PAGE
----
Well, our first really well known band was Grizzly Bear, but yes, everything changed when we did a video for Arcade Fire, which was shot in a freight elevator. That video went everywhere. That’s when people started coining me as a filmmaker who liked to shoot bands in weird places. Which, in fact, is not right. The idea was just to try out new things off stage. It doesn’t have to a particularly weird place. But yeah, after that success came quickly and shortly after the Arcade Fire video, REM called me and asked me to do a video. But now I refuse a lot of things and I’m not really interested in doing very successful bands. Why should I? They don’t need it. I feel it’s my responsibility to focus on unknown bands, to be an intermediary and to promote all the wonderful things that I encounter around the world and make them known to others.
But aren’t consumers becoming more choosy, refusing to be fed by the mass industries and picking out things on the internet?
I wish that were the case. But the golden age of the internet was, like, five years ago when unknown bands were able to surface and become famous in this way. But now, the industry is back in business. It took the big guys a few years but now they understand how it works. Take Pitchforkmedia for example. I recently spoke to the guy who started up Pitchfork and he said he hoped he hadn’t created a monster. But yes, he did create a monster! In the end people will read Pitchfork and Pitchfork will tell them what to listen to. People don’t have much initiative or imagination. They don’t use the internet like they could or should. They just wait to be fed.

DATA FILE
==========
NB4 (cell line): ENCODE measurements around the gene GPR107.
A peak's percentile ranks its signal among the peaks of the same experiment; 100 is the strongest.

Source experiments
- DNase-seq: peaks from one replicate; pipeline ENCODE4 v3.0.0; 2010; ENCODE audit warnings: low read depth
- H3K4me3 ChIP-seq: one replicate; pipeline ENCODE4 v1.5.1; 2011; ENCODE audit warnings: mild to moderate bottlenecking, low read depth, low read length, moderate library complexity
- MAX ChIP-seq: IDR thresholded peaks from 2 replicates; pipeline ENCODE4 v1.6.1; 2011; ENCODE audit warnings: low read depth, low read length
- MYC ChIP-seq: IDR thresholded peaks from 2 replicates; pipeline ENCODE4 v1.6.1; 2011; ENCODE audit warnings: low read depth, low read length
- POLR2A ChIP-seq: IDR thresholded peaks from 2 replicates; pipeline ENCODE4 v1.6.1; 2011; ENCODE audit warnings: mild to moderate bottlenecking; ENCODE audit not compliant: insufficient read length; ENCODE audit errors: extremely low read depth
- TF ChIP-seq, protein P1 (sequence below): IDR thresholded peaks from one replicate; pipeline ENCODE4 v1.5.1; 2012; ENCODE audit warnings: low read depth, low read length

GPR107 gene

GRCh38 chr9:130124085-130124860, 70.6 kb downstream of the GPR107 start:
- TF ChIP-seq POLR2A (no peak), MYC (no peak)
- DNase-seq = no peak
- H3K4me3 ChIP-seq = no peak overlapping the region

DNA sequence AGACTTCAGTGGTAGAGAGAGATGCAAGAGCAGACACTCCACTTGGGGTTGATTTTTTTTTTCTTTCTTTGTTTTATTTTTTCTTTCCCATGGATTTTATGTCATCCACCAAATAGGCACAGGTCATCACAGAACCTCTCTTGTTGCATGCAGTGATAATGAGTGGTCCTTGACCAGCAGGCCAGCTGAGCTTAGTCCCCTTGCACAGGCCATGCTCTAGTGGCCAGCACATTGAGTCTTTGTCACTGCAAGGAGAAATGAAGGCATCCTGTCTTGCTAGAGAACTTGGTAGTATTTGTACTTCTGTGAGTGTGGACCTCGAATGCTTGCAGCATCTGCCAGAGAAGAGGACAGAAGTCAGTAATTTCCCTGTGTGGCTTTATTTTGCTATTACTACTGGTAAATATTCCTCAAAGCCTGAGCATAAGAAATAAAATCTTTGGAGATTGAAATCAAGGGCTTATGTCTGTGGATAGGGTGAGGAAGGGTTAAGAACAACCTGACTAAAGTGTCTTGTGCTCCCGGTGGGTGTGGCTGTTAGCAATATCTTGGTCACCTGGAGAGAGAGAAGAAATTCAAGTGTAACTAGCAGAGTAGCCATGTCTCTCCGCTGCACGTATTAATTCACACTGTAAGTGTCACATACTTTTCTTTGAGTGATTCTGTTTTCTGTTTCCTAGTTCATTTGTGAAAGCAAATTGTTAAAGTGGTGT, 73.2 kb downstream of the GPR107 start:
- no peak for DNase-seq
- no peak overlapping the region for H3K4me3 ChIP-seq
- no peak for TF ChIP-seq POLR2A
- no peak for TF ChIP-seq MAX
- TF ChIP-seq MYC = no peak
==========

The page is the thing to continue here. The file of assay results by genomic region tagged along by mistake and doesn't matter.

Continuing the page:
Are you done with the idea of the Take Away Shows now?
No, right now I’m not done with this idea. I still have to continue doing my little things. I do portraits of people I love around the world. I travel, spend a few hours with people, they play their music, and they get a beautiful film. Sometimes I get a nice dinner or something in return. That’s how things should work. I’m trying to prove to myself that I can get by on virtually no money at all. What I’d like to continue exploring is my fascination of the relationship of man and images and how we play with images in this age of information. What I’m scared of is that I don’t think people are taught enough about images and new technologies. It seemed that the internet was an easy tool but it’s not. People are not being educated on the subject. We go to school to read text but we don’t know how to read images. People are becoming numb to images. My point is that the only way to save our souls is by going so far into the images that they cease to exist. Icelandic people have been very inspiring to me, especially how they create. Creation is an everyday thing. People make so many images constantly that they don’t make any sense. It’s the actual creation of the images that makes sense and not the end result. It’s something I’ve been trying to do as much as I can in my work. I say to the musicians I record: “Let’s just have a really good time, whatever the result of the movie may be.” Artists interact with their audiences and everyone is a part of the creation. Let’s reach the ultimate point where everybody is making films and nobody is watching them.